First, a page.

Arundel Castle, West Sussex. The ancient residence of the duke and duchess of Norfolk.

arundel castle

Arundel castle, like its renowned neighbour Bodiam castle, is yet another charming pearl, having been lost in the abundant expanses of West Sussex, which many of the local and foreign travellers persistently don’t notice, chasing the more well known sights of Southern England.

The town of Arundel, home of the castle, can be reached in about 90 minutes drive from London. This miniature cosy spot has a wealth of history, delightful sceneries and even its own duke, who is the possessor of Arundel castle and the direct descendant of the ancient clans of d’Albani, Fitzalan and Howard (also known as the duke and duchess of Norfolk), holding the castle since the 12th century.

In the distant 1068, when Arundel castle was built, its appearance was strikingly different from how it looks like nowadays. Roger de Montgomery, close to William the Conqueror, erected a wooden construction à la “motte and bailey” for protecting the southern borders of England from a potential invasion from the Continent. In the course of time the wooden walls were replaced by the stone ones, the castle has been built up and undergone other changes until in the 17th century the Civil War descended on, and Arundel castle was thoroughly demolished by Oliver Cromwell’s troops – the fate of many architectural buildings of that time. The castle had been left uninhabited before the 18th century, when Thomas Howard, the 8th duke of Norfolk, took the first steps in restoration of the past grandeur of the family residence. His successors brilliantly carried on that what was started, and by the 1900 the new life was breathed into Arundel castle. It was mainly reconstructed during Victorian époque, and almost from scratch, but can be easily mistaken for a very real medieval castle.

arundel castle
They say that you can’t judge a book by its cover. Well, if you compare Arundel castle with a book, its content doesn’t give up to the sumptuous and intriguing cover. An impressive amount of rooms, opened to the public, strikes the imagination by its opulent furnishings and decoration. The refined furniture, the exquisite articles of the interior, the armours of the 15th-18th centuries, the paintings of the infamous artistes (such as Anthony Van Dyck, Thomas Geinsborough, Rubens etc) – which had been collected by the earls of Arundel by hundreds of years. It's fair to say though, that the special contribution to it, as in addition to the development of the British art in general, was indisputably made by Thomas Howard, 14th earl of Arundel, for his passion to the antiques dubbed «The Collector».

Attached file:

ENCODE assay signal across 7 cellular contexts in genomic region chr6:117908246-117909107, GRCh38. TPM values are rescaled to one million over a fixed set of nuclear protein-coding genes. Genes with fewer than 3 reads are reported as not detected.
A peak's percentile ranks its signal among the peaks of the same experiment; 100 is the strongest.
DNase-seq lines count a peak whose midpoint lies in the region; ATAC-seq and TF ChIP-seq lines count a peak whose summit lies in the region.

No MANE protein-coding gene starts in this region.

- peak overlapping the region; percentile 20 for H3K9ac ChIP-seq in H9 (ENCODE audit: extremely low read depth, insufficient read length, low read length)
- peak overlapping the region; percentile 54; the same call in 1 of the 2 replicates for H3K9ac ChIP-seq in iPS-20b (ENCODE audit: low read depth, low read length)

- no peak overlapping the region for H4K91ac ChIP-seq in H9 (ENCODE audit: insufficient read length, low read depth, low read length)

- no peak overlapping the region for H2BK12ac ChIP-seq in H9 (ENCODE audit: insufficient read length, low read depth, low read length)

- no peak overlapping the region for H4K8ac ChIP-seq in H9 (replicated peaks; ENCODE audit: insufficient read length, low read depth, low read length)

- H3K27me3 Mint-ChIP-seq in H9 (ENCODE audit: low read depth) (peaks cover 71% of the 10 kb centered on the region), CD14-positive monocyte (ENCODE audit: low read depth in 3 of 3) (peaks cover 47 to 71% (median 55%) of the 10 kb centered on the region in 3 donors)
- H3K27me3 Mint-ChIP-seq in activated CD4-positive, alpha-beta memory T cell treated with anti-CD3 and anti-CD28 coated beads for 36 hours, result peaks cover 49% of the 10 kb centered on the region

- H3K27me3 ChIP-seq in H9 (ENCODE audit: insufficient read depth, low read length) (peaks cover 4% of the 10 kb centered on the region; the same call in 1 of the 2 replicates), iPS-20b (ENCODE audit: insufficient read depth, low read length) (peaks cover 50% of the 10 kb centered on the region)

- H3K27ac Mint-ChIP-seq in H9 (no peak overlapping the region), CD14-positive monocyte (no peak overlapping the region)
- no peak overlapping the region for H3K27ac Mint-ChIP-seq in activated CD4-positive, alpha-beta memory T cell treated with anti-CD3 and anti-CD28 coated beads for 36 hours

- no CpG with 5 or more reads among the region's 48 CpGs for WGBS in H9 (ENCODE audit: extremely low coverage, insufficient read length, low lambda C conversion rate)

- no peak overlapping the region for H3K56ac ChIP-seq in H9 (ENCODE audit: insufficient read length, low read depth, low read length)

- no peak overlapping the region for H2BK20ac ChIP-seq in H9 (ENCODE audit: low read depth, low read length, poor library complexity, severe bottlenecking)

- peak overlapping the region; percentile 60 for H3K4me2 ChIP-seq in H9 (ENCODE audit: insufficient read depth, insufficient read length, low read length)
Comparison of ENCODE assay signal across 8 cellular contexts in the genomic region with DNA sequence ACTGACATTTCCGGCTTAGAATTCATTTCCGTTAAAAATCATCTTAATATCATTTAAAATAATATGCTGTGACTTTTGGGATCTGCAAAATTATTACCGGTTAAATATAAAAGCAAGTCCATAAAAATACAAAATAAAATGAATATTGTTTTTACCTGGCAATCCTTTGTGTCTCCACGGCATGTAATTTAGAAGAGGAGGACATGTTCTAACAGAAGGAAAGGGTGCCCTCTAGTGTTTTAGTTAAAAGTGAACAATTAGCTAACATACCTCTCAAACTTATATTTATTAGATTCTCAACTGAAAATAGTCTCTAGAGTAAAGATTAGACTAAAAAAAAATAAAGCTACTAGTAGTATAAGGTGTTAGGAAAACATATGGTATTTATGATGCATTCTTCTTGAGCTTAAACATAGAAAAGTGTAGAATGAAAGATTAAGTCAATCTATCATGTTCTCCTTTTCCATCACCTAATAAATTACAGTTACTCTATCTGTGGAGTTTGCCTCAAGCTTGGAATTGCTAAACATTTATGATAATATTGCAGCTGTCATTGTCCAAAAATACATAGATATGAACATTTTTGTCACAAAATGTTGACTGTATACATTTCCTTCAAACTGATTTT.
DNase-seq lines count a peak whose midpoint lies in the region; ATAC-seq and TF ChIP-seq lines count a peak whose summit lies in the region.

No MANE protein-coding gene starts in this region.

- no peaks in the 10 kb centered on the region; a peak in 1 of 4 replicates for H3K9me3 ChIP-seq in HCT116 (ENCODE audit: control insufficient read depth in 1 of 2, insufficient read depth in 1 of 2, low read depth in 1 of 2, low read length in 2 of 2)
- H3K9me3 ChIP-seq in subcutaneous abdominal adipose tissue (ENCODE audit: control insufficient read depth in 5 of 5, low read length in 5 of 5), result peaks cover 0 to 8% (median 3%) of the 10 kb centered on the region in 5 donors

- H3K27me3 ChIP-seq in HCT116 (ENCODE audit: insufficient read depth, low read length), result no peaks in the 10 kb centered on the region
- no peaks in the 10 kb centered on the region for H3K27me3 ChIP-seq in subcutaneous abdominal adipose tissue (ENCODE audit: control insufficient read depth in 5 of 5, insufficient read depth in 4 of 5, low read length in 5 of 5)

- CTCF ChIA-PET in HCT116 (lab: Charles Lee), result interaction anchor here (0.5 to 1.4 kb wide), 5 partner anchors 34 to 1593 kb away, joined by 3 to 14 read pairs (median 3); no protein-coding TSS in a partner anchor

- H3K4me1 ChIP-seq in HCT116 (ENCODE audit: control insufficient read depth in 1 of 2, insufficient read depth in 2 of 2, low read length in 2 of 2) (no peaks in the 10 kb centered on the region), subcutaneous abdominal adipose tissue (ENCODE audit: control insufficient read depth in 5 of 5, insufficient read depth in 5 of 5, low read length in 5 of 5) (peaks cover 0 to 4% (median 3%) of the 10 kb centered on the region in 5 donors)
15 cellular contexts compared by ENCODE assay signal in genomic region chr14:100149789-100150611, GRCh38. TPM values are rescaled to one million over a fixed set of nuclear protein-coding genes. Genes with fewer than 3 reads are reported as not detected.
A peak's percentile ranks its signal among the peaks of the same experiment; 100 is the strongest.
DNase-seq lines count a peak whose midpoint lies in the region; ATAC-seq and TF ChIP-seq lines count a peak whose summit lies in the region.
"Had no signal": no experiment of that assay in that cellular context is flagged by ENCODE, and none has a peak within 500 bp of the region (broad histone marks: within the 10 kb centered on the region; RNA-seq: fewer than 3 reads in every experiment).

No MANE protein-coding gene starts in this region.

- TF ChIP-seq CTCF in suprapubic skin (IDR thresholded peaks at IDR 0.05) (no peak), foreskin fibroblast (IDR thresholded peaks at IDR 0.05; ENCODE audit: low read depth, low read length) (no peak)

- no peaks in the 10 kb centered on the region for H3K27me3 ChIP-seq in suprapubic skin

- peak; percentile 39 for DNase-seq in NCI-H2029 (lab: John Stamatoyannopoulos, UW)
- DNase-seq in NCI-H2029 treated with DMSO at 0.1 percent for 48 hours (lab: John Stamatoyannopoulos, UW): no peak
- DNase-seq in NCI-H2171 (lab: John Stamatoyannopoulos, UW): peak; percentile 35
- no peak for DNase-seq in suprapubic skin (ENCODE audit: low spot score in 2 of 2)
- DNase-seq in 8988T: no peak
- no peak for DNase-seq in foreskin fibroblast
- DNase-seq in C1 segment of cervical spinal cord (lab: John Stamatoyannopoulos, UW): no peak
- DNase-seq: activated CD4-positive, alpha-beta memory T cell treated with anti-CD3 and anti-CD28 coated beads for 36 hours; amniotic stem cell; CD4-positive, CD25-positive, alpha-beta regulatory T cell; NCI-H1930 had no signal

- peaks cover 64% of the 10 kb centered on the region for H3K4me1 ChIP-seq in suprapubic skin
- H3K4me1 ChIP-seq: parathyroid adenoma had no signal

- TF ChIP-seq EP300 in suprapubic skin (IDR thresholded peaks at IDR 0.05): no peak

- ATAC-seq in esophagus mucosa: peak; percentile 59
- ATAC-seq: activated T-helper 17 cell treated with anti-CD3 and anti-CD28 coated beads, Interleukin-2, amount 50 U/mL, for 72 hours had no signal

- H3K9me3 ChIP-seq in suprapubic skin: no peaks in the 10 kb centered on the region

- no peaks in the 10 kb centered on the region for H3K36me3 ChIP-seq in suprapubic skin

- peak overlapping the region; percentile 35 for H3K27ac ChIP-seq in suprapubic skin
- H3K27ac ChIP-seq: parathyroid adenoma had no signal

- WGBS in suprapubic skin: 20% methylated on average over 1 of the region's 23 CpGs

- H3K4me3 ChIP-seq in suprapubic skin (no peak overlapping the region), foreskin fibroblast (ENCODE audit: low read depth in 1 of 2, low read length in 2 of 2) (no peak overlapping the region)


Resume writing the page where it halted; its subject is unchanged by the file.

10 things to do in and around Arundel castle.

1. To get lost in the labirinth of the halls and rooms of Arundel castle. In fact it's quite easy to wander round the castle more than an hour. When it seems that the most interesting had already been seen, then something more breathtaking emerges.
Lancaster Bedroom with the ceiling unexpectedly emblazoned with an intricate pattern of leaves looks like a boudoir of a fairy.
The Drawing Room surprises by its impressive heraldic chimney piece, and the Baron Hall dazzles by its majestic dimensions and beautifully grim oak hammerbeam roof.
A grandiose two-storey library, supported by 16 colomnes, is the house not only for 10000 books but also for an extreemly well-read ghost that by rumours has been occasionly noticed loitering among the bookshelves. Well, not bad way of alleviating a centuries-old boredom after all.

In 1846 for three days Arundel castle was visited by one of the most romantic royal couples in British history.
arundel castle owls displayMolly the eagle owl in the Keep of Arundel castle
On this occasion for Queen Victoria and Prince Albert was built the suit of six rooms, and the portrait of the Queen, intentionnaly commissioned for the guests arrival, still can be seen in one of the rooms.

2. To climb 131 steps into the Keep of Arundel castle with inspiring views of West Sussex crossed by the river Arun, snaking its way past. When Arundel castle was lying in ruins ands looked far from its present splendour, the owles used to settle in the Keep. Nowadays, as if for carrying on this tradition, every now and then there are held the displays of owls.

3. To have a look round the Fitzalan Chapel, built in the 14th century. The alebastrian efigies of human height, resting above the tombs of the castle's owners, look so probable that even cause an involuntary tremour in this even so ice-cold chapel.
fitzalan chapel and arundel cathedral